Son, that power is given him over 17. They worshipped him, i. e. did all flesh, that God hath made him him obeisance, see note on verse 9. both Lord and Christ, exalted bim - But some doubted. Since more to be a Prince and a Saviour, and than eleven were present, it is likely set him at his own right hand in the that some of themi, perhaps at a dis- heavenly places, and put all things tance from Jesus, on account of the under his feet, and given him to be

Go ye, therefore, and teach all nations, baptizing them in the name of 19

head over all things to the church. this verse is a different one in the The general terms of the Bible are Greek from that translated teaching always to be limited and interpreted in the next verse, and ought to be by the connexion in which they rendered differently. One means stand, and the subject to which they to make disciples of the other to apply. All power, in this verse, can instruct in the doctrines and duties not signify omnipotence, for that of religion. One expresses an incannot be conımunicated from one cipient act, the other a more advancbeing to another, but is the attribute ed one. -Baptizing them in the name. of One alone. Is given, therefore, Rather, into the name, i. e. into the restricts the meaning of the clause, profession of. Name is redundant. and proves that what was bestowed The_sense is, .baptizing them into on Jesus was not an infinite attri- the Father, &c. Infant baptism is bute, for that would be an absurdi- not here mentioned, but, as it was a ty, but such an extensive authority prevalent custom to baptize the as was necessary for the promotion children of proselytes to the Jewish of his religion. So that the very religion, and as Christ makes no words that have been used to prove prohibition of their being baptized, that Jesus was God, when fairly the easy and natural inference is, construed, prove directly the re- that, in going forth to baptize all verse, by showing, what he inces- nations, as a token of their professantly declared, that his power was sion of Christianity, the Apostles not innate, or self-derived, but dele were to baptize both young and old. gated. His words were the words The initiatory rite of circumcision of the Father, his works the works under Judaism also furnishes an of the Father, his life, bis spirit, his argument from general analogy in power, were given him by the vindication of the baptism of chilFather; to the Father he was res dren. It is observable that no speponsible for his conduct and char- cification is made either as to the acter, his mission and ministry; and quantity of water, or the mode of as if foreseeing, with prophetic eye, performing the rite. Of the Father, that his followers would confound and of the Son, and of the Holy Ghost. him with God, and deify him, he said, Or, Holy Spirit. They were to “My Father is greater than 1,” with baptize their disciples into a proout the least intimation that he pos- fession of the Father of all, with sessed two natures, only one of whom the Gospel originated, and of which was inferior to the Father. his Son, whoin he sent to preach it See John iii. 34, 35, v. 36, xvii. 4, 8, and to live it, and of the Holy Spirit, 12, 18, Heb. v. 8, 1 Cor. iii. 23. by which it was miraculously con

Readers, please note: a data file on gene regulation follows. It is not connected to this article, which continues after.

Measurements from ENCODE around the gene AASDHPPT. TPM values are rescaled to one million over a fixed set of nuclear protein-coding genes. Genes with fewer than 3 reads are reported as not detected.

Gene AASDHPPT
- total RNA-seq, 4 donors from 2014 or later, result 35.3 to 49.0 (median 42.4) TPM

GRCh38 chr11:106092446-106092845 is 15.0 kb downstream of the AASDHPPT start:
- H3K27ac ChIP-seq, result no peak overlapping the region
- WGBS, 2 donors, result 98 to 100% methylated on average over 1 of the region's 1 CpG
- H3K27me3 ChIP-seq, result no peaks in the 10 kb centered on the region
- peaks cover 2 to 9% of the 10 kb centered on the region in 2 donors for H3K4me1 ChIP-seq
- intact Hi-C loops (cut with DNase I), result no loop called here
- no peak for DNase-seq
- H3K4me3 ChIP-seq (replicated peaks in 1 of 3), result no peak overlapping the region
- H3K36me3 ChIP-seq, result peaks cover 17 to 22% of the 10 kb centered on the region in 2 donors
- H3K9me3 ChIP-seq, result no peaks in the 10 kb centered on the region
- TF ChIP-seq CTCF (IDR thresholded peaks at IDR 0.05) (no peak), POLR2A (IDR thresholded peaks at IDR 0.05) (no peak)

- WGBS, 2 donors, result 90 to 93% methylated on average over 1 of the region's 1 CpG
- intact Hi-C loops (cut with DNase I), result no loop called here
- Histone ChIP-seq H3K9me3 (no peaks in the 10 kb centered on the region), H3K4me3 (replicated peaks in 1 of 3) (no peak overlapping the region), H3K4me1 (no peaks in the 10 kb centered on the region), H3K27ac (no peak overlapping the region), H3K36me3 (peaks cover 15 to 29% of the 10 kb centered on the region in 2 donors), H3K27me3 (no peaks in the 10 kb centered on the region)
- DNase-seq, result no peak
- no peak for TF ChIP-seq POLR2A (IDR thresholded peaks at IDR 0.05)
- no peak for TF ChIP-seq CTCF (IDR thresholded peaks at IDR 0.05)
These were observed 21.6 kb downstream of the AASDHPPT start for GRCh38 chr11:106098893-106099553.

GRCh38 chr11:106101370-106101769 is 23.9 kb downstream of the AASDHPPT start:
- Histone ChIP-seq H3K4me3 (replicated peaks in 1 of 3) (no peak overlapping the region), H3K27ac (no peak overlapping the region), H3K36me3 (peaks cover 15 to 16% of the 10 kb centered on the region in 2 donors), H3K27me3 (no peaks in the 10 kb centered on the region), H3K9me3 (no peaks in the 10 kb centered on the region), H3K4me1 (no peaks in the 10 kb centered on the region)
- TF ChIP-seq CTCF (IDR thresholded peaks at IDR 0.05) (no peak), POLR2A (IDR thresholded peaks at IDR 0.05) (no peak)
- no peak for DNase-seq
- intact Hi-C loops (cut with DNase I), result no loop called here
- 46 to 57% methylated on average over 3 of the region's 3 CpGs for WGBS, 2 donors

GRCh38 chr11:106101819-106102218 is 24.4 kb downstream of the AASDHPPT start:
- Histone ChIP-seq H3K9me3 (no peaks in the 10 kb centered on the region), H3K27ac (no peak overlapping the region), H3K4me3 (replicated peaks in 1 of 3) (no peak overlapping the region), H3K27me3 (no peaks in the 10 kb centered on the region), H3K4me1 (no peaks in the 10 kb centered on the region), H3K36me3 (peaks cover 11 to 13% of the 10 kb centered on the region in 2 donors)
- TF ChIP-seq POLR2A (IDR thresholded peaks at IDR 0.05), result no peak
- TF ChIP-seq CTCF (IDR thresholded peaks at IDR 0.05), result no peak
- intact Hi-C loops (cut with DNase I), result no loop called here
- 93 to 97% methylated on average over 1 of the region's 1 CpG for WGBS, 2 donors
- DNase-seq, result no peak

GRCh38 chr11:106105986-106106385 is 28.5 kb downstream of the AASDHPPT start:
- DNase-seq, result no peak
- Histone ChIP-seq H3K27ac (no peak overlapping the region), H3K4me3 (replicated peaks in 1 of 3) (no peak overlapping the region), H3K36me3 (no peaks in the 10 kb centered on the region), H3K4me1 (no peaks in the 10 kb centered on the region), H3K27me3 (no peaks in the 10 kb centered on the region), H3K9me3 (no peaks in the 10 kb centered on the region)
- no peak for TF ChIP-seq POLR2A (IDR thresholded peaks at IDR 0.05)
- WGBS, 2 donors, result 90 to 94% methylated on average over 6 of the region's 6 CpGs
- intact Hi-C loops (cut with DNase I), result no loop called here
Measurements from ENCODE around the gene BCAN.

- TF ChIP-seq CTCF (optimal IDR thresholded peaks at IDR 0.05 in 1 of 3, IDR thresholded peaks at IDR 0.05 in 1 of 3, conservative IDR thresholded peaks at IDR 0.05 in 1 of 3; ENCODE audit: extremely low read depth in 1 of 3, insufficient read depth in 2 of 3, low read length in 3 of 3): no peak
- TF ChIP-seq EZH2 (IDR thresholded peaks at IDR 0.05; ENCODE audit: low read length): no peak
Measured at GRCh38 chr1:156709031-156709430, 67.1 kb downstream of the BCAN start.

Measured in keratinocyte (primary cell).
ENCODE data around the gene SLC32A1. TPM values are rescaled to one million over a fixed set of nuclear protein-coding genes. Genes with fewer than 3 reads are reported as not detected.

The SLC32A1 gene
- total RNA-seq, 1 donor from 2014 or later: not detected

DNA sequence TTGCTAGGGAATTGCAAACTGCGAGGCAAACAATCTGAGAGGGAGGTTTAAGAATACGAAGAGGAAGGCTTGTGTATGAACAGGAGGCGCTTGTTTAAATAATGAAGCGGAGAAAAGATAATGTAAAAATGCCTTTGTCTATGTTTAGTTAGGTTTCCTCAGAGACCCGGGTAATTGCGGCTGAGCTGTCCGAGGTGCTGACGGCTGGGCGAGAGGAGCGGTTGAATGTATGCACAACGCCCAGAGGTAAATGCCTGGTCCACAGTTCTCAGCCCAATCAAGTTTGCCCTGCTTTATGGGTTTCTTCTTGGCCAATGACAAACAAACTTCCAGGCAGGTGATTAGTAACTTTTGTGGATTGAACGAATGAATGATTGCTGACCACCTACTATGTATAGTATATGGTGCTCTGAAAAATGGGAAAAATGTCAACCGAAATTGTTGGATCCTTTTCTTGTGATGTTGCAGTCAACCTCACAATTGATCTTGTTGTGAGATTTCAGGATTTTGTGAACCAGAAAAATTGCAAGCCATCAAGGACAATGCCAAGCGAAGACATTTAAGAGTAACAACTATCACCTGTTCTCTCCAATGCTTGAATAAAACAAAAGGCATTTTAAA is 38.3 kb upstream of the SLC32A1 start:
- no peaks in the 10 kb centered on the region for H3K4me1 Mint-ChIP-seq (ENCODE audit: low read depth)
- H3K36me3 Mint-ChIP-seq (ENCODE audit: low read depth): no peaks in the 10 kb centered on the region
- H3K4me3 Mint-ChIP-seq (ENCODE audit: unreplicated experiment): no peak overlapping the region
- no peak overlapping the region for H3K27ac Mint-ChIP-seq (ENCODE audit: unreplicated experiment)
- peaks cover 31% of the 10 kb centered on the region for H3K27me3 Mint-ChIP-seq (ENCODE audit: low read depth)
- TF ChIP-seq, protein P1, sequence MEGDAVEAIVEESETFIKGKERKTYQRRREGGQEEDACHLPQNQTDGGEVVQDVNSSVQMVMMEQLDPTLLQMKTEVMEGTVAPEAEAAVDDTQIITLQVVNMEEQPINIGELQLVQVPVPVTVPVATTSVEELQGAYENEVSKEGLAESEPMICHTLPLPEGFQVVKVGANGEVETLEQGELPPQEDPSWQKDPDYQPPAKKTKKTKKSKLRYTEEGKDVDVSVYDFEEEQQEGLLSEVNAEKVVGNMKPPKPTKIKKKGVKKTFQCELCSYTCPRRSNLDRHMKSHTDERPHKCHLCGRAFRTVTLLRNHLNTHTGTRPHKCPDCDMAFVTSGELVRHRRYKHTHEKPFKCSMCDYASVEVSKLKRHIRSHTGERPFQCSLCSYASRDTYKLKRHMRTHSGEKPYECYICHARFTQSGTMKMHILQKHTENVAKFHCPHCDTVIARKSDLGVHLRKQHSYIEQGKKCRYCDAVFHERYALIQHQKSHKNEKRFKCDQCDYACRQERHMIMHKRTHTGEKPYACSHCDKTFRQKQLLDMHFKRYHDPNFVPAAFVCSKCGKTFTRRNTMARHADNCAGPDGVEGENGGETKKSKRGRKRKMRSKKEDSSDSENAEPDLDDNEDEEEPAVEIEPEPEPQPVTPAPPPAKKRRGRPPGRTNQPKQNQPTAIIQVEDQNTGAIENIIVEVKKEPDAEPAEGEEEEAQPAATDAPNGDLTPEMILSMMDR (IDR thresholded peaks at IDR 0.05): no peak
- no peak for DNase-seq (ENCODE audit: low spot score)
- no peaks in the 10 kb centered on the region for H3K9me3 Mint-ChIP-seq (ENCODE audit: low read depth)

19. Therefore, i. e. since I am en- firmed, and with whose influences dowed with all authority, I give you and blessings it was ever to be acthis commission.—Teach all nations. companied. This form of words Or, more exactly, according to the was designed by Christ to imbody original, make disciples of, or in, all the great elements of his religion. nations. A declaration that his re The belief and worship of the Fathligion was to be universal. As we er was to supersede both Jewish should now say, Christianize the peculiarities and heathen superstiwhole world. The word teach in tions. The partition wall between

20 the Father, and of the Son, and of the Holy Ghost; teaching them to

Jews and Gentiles was to be thrown mark is, that the coupling of the down by the acknowledgment of Father with the Son and Holy. one God and Father of all. His Spirit in the same sentence does not Son and Messenger was to be re- necessarily imply that they possess cognized in his Divine authority, as equality, any more than the expresthe revealer of the new religion. sion, in 1 Chron. xxix. 20, worshipThe miraculous agency by which ped the Lord and the king, shows it was originally established, and that the king was equal to the Lord. the Divine influences from on high Is not worship as solemn as baptism? with which it would always be at Neither does the joining of the tended, were to be objects of faith Holy Spirit to the Father and the to the Christian convert. For the Son prove that it possesses a disJews in particular had rejected the tinct personal existence, any more Son as the Messenger of God, and than the connection, in Acts xx. 32, attributed the agency of the Holy of the word of his grace with God, Spirit to demons. Every part, ac in the same sentence, evinces, that, cordingly, of this comprehensive for- because one is a person, or conmulary aimed a death blow at some scious being, the other is also. See monstrous error or corruption pre also Eph. vi. 10, to the same point. dominant either in the Jewish or In 1 Cor. x. 2, we read that “all Gentile world. It gathered up into were baptized unto Moses,” but no itself the leading essentials of Chris one has ever thought of arguing tianity, and impressed them upon from that expression, that Moses the new disciple under the solemn was God. Why, then, should it be rite of baptism.